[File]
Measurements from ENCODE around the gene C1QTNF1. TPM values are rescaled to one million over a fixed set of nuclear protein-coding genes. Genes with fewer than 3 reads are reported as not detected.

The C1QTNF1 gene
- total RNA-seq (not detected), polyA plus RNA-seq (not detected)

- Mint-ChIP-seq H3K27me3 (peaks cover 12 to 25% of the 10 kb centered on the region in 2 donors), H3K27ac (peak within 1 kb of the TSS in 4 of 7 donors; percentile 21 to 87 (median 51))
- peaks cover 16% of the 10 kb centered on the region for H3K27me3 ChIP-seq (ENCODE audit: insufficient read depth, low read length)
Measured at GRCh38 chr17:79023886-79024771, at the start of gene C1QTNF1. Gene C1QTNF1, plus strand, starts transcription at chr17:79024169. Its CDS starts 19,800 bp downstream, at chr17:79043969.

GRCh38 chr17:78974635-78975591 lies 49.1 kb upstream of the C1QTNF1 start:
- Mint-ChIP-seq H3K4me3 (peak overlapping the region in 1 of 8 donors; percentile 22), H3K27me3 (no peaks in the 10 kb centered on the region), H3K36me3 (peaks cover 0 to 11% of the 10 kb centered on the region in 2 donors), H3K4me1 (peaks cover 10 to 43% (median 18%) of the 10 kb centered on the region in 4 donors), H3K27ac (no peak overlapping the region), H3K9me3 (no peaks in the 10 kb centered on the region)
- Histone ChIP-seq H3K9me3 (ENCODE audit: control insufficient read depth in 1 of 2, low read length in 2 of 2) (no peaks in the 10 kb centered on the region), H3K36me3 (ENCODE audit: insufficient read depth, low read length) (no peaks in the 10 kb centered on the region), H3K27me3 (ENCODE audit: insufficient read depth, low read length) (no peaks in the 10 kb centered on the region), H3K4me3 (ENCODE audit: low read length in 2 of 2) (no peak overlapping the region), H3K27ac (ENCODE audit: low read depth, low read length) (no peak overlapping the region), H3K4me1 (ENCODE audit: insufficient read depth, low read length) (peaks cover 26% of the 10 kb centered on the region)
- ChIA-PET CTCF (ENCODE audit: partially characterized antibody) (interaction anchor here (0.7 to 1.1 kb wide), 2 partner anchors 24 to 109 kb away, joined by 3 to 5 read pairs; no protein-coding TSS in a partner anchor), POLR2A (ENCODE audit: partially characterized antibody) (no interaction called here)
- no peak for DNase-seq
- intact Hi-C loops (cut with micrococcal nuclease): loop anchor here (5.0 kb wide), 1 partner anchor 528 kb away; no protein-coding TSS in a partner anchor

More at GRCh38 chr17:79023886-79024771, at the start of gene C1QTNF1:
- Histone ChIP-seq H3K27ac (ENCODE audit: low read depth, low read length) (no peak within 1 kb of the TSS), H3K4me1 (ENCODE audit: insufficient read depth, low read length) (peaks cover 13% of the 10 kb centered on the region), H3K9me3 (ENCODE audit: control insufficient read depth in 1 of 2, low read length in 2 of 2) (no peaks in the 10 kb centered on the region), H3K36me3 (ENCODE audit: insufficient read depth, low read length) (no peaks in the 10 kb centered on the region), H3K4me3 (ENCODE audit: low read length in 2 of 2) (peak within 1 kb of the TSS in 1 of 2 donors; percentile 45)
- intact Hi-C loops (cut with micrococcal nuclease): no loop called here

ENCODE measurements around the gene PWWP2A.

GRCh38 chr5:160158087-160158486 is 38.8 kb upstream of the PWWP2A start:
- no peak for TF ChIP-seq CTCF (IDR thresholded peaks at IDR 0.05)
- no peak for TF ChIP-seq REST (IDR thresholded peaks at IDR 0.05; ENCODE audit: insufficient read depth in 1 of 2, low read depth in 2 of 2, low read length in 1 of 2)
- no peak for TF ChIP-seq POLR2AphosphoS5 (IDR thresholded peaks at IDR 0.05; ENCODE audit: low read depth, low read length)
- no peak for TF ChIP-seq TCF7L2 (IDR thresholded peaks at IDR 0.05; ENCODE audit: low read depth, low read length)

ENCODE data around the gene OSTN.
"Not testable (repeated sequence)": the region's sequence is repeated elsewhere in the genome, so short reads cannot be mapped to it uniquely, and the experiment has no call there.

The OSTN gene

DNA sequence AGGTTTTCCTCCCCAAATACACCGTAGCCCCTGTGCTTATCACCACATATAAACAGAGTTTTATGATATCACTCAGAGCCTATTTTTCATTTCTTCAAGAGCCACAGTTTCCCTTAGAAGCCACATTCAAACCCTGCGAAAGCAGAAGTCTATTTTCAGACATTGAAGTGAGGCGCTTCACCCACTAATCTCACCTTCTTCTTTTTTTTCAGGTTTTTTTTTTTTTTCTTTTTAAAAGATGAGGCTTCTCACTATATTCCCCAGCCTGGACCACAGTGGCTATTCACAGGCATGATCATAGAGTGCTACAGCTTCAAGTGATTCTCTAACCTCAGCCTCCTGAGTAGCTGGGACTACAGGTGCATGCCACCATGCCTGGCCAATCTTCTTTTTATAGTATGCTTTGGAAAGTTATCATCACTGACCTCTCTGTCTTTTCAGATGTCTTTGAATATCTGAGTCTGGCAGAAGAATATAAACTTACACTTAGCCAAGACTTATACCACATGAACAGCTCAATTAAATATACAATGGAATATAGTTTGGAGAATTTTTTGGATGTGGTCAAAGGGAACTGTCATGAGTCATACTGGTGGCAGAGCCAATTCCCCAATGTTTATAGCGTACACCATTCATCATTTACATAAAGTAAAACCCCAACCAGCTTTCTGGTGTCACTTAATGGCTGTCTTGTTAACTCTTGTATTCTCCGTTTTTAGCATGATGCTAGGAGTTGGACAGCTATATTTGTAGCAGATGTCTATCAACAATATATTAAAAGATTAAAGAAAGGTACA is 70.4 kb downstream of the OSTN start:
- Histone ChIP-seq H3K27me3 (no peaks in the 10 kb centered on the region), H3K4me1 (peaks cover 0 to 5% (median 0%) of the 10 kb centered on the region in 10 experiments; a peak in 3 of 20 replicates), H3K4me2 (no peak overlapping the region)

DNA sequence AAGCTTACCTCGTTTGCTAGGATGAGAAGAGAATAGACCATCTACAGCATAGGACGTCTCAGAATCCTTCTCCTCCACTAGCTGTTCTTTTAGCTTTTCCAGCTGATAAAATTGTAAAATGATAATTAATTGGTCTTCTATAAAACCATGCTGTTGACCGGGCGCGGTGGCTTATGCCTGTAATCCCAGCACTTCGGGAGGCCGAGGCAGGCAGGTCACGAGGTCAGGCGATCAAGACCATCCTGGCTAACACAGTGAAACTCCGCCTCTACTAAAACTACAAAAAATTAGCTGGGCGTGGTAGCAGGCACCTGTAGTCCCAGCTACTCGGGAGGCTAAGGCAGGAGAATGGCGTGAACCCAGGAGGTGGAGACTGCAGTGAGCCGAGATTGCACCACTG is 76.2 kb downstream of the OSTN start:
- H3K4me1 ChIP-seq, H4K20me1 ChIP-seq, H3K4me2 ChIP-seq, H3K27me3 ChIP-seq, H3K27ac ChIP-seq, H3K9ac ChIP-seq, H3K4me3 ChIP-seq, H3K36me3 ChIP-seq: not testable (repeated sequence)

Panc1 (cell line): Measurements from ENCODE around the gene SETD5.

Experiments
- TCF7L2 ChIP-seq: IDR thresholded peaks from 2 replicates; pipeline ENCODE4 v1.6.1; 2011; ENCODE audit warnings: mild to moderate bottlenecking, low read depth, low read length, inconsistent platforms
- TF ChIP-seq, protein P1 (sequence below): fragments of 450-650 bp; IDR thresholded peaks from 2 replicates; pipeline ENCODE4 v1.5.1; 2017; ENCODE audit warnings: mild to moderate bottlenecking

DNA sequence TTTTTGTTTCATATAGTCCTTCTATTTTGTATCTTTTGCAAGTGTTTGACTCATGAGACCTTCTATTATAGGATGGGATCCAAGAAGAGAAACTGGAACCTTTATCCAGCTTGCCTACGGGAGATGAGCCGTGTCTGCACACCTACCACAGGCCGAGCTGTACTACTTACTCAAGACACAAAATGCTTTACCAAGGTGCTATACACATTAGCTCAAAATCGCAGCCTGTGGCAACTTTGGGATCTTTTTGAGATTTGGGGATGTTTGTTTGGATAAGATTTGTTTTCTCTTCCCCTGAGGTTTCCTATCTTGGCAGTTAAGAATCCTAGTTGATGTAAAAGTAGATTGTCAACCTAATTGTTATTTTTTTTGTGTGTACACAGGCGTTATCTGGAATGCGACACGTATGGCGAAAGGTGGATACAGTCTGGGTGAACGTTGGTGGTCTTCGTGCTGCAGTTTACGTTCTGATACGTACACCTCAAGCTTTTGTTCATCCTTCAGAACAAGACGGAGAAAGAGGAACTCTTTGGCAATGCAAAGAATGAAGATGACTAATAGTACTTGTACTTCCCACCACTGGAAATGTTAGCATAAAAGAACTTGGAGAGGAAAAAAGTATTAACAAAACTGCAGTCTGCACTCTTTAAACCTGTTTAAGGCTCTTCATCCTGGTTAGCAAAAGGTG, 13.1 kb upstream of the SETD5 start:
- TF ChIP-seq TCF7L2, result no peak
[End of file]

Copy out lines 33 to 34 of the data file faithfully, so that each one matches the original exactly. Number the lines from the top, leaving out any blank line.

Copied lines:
DNA sequence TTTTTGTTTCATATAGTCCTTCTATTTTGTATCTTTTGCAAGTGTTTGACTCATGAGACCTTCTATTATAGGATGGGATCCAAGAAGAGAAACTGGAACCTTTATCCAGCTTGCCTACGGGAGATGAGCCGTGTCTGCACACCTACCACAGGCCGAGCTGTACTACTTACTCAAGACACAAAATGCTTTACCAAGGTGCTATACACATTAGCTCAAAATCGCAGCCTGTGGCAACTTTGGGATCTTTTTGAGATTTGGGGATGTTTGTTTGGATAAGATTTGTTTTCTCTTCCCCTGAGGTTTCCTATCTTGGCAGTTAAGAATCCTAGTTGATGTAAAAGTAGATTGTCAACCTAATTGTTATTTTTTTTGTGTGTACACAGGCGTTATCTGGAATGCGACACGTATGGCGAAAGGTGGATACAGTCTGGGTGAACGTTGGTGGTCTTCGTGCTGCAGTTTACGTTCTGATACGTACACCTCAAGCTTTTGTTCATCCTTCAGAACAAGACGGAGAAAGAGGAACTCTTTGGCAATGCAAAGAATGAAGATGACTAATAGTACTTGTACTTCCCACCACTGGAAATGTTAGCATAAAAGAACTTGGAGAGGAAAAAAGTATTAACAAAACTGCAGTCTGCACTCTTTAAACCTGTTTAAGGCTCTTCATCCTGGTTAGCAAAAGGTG, 13.1 kb upstream of the SETD5 start:
- TF ChIP-seq TCF7L2, result no peak